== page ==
Wall Street set for flat open after Freeport-McMoRan deal


Wall Street was set for a flat open on Wednesday as a drop in shares of Freeport-McMoRan premarket following acquisition announcements offset optimism about a global economic recovery spurred by comments from China's new leader.

Shares of Freeport-McMoRan Copper & Gold Inc took a hit after the company said it was acquiring Plains Exploration & Production Co and McMoRan Exploration Co in two separate deals for $9 billion in cash and stock. Freeport-McMoRan shares fell 13.2 percent to $33.25 in premarket trading.

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Chinese Communist Party chief Xi Jinping said the country would maintain its fine-tuning of economic policies in 2013 to ensure stable economic growth. That sparked a rally in Chinese shares. Among his key priorities, Xi listed tax reform, urbanization and allowing the market to play a bigger role in setting resource prices.

"Investors' bullish receptors were earlier tickled by overnight events in China, where the new leadership announced a drive towards 'urbanization', which means more infrastructure investment," said Andrew Wilkinson, chief economic strategist at Miller Tabak & Co in New York.

"At the same time, rules preventing insurance companies from taking a larger stake in banking companies were relaxed."

Weighing on market sentiment was data that showed U.S. private-sector employers added 118,000 jobs in November, shy of economists' expectations.

Other data due later in the day include factory orders and ISM's November non-manufacturing index, both at 10:00 a.m. ET (1500 GMT).

Freeport said it would buy Plains for $6.9 billion in cash and stock. It would buy McMoRan Exploration for $2.1 billion cash after taking into account the stake in McMoRan that Freeport already owns.

Shares of McMoRan Exploration soared 75 percent to $14.81 in premarket trading, and Plains Exploration & Production shares also jumped 25 percent to $45.26.

Nokia is to partner with China Mobile <0941.HK>, the world's biggest operator, to launch a version of its flagship Lumia smartphone tailored for the world's largest market. U.S.-listed shares of Nokia rose 3.2 percent to $3.55 in premarket trading.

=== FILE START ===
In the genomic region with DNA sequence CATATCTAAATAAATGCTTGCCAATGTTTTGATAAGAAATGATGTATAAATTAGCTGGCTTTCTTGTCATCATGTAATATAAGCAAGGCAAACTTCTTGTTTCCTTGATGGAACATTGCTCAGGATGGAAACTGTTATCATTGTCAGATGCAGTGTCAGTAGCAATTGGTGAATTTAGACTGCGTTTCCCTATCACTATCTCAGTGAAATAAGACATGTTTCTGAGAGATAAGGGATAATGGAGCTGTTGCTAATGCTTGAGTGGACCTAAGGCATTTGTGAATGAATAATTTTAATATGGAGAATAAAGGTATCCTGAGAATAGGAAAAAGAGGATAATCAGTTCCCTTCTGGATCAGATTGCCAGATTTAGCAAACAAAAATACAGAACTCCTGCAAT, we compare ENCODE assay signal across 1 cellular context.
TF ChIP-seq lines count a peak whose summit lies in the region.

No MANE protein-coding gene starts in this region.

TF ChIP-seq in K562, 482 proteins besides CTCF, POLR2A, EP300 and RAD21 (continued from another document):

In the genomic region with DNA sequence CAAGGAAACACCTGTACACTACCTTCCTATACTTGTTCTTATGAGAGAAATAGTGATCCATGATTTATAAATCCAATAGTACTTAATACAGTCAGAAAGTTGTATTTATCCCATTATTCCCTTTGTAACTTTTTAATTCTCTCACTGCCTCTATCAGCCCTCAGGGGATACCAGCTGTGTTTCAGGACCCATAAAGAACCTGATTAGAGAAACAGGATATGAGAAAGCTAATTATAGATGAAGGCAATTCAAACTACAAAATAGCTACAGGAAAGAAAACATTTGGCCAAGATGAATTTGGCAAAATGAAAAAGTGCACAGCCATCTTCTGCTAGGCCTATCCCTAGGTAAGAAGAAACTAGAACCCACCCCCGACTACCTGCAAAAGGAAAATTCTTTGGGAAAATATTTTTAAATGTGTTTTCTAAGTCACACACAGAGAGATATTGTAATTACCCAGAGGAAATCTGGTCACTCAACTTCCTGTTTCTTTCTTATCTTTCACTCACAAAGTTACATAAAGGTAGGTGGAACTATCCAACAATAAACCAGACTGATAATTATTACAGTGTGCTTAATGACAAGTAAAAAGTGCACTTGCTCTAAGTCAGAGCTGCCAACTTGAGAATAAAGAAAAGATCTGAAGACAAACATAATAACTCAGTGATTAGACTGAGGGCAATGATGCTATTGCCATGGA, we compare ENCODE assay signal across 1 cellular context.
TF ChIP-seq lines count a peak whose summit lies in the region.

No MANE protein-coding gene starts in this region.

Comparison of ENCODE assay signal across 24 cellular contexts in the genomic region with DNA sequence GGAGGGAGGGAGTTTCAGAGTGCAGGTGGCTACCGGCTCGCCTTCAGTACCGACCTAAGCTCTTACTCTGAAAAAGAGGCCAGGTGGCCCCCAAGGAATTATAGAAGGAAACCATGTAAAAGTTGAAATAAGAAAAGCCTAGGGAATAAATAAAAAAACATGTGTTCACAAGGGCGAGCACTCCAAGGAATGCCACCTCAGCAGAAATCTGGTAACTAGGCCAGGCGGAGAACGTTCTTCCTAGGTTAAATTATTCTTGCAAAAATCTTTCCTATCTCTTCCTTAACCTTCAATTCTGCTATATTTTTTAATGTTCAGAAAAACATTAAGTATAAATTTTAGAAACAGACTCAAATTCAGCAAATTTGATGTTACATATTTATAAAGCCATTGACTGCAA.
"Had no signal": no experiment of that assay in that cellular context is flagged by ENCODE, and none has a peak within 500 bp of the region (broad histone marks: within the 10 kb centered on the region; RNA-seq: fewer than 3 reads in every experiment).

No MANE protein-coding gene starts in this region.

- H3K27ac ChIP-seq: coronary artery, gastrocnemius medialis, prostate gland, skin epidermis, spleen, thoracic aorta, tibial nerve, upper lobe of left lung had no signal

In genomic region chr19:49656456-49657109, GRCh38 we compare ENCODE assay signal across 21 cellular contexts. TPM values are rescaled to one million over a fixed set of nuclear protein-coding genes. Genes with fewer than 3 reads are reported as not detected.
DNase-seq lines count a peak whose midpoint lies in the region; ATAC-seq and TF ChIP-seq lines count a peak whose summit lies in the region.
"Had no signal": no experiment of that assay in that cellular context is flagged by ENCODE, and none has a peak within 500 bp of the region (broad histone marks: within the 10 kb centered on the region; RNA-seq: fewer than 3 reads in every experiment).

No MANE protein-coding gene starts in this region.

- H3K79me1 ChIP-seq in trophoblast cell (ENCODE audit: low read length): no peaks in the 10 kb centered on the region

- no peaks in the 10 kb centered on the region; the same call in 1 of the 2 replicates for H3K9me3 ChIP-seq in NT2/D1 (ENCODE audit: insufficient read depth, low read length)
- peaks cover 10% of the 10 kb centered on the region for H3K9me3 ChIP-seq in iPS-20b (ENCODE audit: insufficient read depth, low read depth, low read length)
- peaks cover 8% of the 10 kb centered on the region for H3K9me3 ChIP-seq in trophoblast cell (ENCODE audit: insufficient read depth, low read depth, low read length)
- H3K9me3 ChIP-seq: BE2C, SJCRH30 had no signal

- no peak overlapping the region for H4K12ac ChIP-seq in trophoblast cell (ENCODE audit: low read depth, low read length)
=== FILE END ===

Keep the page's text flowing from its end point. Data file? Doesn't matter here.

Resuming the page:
S&P 500 futures rose 1.4 points and were in line with fair value, a formula that evaluates pricing by taking into account interest rates, dividends and time to expiration on the contract. Dow Jones industrial average futures rose 30 points, while Nasdaq 100 futures lost 1.5 points.

Travelers Companies Inc said its initial estimate of losses from storm Sandy is about $650 million after tax. The company intends to resume repurchases of its common shares that had been temporarily suspended following the storm.

Pandora Media Inc lowered its fourth-quarter earnings forecast, blaming a pull-back by advertisers on concerns about the U.S. budget, but analysts suggested it was due more to increasing competition.

The U.S. Senate voted 98-0 on Tuesday to approve a wide-ranging defense bill that authorizes $631.4 billion in funding for the U.S. military, the war in Afghanistan and nuclear weapons.

Walt Disney gave a much needed boost to Netflix , becoming the first major Hollywood studio to use the video service to bypass premium channels like HBO that traditionally controlled the delivery of movies to TV subscribers.

The U.S. securities regulator is investigating a $10 million stock sale in March by Steven Fishman, chief executive of close-out retailer Big Lots Inc , who announced his retirement on Tuesday, the Wall Street Journal reported, citing a person familiar with the inquiry.

U.S. stocks finished slightly lower in quiet trading Tuesday as the back-and-forth wrangling over the U.S. budget gave investors little reason to act.

(Editing by Bernadette Baum)